• Declining to make a down payment. Your lender may not require you to make a down payment on your car before giving you a car loan. However, you can always make a down payment on your car when you buy or refinance, and you should consider doing so. When you do not make a down payment, you have to borrow more to cover your car purchase, making it more likely that you will owe more on your car than it is worth at some point.
  • Buying a car that depreciates quickly. Some cars depreciate faster than others. Sometimes analysts predict quite accurately how a given car will depreciate, but sometimes the market is surprised by how a car of a certain make, model, and model year loses value over time. Make sure you research the expected depreciation of any car you consider buying, knowing that you want a car that holds its value well. Not only will a car with low depreciation reduce your risk of becoming “upside down” in your loan, but it will increase the likelihood that you can resell your car for a good price.
  • Having a longer loan term. Simply put, the longer your car loan term length, the longer it will take to pay down your car loan. And the slower you pay down your car loan, the more likely that your car’s value will fall below the amount you owe on your car loan.

Please note, nothing is wrong with making a decision that leads to one of the four situations listed here. Every car loan is different so what matters is that you evaluate your own financial situation when making borrowing decisions.

Is GAP Worth It?

GAP is a smart buy for many car owners. Most cars lose significant value during their first few years on the road, oftentimes around 20% in the first year and over 50% by the end of the third year (car depreciation rates vary widely, but websites like NADAguides.com and Edmunds.com can provide you much more information on car depreciation). So, if you take on a car loan to buy or refinance your car, chances are you will be “upside down” in your car loan for a time, especially if you do not make a significant down payment on your car or pay back your loan in two or three years.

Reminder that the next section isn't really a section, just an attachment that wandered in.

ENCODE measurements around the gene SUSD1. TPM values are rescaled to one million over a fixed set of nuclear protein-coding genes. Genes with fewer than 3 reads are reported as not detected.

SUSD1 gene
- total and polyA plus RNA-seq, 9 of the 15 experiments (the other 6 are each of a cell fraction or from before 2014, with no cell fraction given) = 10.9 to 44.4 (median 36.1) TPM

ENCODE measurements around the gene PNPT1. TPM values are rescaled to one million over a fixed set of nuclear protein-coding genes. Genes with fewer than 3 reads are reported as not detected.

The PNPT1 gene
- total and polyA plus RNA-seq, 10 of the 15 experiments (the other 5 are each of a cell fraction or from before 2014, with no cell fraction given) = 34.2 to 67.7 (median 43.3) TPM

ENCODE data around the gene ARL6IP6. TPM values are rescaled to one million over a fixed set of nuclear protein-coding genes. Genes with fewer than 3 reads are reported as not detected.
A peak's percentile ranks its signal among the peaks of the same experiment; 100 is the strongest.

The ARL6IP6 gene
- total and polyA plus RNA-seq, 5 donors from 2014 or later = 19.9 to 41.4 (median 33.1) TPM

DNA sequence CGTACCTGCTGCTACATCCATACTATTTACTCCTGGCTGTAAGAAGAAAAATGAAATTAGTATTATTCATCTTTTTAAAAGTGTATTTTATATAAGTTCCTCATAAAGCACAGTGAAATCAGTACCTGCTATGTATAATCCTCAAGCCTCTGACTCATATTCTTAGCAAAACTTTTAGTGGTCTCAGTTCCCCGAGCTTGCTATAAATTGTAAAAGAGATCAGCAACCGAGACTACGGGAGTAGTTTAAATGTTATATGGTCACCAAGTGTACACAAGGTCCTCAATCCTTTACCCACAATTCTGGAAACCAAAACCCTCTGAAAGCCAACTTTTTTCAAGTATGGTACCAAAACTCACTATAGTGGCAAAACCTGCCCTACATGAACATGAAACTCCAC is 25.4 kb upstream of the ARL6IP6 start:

GAP will protect you during periods of owing more on your car loan than your car is worth, which can last almost your entire car loan. One of the last things any car owner wants is to pay for a car that no longer exists.

Avoiding Negative Equity

Another way to look at GAP is that it protects you from “negative equity.” Negative equity is debt from one car loan that you roll into another car loan.

Oftentimes, people without GAP whose cars are totaled in an accident and who are “upside down” in their car loans decide to roll their remaining car loan debt into their next loans, increasing their next car loans’ payments and making it more likely that they will be “upside down” with their new car loans.

You want to avoid negative equity because it is something that can build from car loan to car loan. And while GAP will not help you if you sell your car for less than you owe on your car loan, it will protect you from having to pay for a car loan after your vehicle is totaled in an accident or is stolen.

One of the worst outcomes for a car owner who has invested in a car is to have his or her car totaled in a crash or stolen. GAP ensures that such an outcome will not happen to you.